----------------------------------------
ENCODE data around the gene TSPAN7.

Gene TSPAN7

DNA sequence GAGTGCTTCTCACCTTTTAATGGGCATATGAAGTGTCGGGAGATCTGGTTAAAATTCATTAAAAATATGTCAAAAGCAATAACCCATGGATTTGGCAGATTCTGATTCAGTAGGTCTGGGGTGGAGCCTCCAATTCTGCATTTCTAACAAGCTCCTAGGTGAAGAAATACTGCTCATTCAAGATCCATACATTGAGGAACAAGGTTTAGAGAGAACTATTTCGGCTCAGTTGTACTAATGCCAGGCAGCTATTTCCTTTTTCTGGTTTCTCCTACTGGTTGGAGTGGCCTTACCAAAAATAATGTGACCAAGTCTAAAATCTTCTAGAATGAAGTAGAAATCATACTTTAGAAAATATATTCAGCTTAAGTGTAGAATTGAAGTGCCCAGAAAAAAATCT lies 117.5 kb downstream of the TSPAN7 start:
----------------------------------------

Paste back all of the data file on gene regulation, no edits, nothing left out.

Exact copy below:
ENCODE data around the gene TSPAN7.

Gene TSPAN7

DNA sequence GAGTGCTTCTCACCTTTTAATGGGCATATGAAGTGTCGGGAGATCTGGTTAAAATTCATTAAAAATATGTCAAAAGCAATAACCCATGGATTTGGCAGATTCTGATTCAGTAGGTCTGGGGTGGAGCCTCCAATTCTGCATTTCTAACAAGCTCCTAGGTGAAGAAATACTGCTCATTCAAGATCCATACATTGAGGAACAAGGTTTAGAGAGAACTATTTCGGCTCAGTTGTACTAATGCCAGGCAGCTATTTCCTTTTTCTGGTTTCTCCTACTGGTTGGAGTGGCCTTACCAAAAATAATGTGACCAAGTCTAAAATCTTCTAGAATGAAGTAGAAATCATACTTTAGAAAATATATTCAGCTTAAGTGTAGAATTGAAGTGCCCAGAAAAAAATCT lies 117.5 kb downstream of the TSPAN7 start: